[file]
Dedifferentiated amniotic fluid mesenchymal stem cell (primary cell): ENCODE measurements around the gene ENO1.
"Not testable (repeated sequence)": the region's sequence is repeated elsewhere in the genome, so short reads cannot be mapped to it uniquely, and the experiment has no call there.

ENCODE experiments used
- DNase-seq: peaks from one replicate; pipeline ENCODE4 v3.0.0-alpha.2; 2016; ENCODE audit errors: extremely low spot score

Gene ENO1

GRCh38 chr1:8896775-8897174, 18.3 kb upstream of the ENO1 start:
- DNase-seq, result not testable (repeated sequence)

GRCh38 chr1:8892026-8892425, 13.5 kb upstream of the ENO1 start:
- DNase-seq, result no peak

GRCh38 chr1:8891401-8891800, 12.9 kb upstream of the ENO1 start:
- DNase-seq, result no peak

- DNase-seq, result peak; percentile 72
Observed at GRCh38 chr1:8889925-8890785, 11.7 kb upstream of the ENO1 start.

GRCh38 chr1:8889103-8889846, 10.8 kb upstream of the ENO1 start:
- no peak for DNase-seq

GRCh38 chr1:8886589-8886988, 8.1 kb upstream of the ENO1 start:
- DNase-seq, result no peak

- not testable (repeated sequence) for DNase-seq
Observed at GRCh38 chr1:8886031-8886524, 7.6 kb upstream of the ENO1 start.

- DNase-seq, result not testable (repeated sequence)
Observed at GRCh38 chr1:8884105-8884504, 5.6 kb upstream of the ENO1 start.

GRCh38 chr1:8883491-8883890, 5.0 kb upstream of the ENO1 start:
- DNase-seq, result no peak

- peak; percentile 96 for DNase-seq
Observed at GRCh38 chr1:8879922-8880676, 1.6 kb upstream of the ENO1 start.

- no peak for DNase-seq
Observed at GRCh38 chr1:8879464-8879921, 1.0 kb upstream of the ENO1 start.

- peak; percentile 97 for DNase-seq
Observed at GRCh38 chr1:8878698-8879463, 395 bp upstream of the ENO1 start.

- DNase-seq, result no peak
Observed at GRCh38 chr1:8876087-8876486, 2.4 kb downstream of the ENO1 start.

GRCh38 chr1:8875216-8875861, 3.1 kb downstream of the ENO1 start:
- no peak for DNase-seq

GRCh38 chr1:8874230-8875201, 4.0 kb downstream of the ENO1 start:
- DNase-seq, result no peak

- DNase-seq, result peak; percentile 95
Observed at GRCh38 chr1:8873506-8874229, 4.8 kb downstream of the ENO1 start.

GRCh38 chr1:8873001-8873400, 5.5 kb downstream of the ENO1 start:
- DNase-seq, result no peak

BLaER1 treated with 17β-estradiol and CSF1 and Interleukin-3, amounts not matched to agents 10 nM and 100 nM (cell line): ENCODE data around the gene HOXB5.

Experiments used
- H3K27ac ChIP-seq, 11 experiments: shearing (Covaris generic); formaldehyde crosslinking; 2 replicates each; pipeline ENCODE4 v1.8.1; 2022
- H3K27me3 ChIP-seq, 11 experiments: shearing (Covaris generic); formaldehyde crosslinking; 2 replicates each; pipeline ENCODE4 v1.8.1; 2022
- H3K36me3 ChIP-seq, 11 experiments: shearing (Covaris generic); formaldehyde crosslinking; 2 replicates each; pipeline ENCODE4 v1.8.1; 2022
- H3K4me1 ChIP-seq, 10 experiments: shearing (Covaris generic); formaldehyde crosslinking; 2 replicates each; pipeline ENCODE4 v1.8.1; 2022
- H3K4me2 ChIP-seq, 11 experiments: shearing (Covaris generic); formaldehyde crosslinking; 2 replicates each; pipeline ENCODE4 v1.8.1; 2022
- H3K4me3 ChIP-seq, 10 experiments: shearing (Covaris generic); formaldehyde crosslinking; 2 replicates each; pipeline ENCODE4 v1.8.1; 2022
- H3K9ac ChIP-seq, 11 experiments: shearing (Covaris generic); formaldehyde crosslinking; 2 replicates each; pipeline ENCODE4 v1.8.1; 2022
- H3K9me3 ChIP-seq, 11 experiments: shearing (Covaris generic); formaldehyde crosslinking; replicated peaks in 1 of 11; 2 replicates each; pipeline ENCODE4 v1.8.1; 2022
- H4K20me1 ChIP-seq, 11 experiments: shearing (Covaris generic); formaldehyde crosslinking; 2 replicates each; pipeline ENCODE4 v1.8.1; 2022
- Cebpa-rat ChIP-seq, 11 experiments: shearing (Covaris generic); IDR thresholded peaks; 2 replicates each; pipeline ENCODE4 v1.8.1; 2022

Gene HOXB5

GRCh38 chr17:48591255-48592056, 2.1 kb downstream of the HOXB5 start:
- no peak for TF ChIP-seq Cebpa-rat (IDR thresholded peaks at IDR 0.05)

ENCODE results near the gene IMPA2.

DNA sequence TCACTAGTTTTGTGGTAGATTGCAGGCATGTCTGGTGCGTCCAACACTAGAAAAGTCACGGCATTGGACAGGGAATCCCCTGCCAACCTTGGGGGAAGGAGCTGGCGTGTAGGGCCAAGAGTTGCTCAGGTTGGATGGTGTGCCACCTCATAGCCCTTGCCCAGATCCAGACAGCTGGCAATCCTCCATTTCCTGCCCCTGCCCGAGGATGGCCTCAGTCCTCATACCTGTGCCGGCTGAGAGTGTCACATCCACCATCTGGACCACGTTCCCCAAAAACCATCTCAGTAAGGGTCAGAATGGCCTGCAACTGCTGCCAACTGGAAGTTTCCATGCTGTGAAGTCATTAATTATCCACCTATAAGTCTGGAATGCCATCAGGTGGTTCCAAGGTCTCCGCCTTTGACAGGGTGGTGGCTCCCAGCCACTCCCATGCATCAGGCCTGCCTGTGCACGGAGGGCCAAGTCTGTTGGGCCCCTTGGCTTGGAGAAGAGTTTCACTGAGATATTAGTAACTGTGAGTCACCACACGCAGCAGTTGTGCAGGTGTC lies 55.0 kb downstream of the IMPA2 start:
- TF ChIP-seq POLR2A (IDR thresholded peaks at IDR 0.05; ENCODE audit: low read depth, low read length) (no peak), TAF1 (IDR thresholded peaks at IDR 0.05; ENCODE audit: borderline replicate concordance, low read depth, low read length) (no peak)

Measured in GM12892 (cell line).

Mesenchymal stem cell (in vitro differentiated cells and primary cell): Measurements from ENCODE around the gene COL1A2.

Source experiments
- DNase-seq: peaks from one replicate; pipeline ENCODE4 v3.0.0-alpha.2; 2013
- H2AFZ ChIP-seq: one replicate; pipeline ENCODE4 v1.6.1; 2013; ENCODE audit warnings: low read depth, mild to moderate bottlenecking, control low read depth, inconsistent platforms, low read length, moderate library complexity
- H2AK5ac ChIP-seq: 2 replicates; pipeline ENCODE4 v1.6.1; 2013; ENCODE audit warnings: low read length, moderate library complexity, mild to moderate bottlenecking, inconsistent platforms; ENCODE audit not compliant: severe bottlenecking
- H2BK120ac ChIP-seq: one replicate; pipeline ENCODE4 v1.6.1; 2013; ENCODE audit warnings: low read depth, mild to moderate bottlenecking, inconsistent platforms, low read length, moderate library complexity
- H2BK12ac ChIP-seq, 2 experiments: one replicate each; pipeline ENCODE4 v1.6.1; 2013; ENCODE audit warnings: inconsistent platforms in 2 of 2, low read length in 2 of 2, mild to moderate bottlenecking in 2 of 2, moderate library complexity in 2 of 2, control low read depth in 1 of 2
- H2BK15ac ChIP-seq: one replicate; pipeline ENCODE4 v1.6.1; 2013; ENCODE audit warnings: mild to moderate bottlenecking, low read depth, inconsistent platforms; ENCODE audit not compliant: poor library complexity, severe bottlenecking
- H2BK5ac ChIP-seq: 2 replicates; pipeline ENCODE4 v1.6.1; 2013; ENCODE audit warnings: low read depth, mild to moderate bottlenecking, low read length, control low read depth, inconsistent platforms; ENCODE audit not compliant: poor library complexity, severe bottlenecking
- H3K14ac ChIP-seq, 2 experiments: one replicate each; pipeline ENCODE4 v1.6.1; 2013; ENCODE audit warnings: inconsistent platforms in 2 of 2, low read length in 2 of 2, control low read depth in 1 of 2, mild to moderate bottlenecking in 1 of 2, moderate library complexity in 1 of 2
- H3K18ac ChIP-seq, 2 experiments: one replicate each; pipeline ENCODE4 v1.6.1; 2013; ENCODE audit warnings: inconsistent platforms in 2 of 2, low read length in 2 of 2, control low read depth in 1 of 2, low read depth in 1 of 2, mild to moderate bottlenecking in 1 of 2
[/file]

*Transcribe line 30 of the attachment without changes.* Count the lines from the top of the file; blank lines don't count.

- DNase-seq, result no peak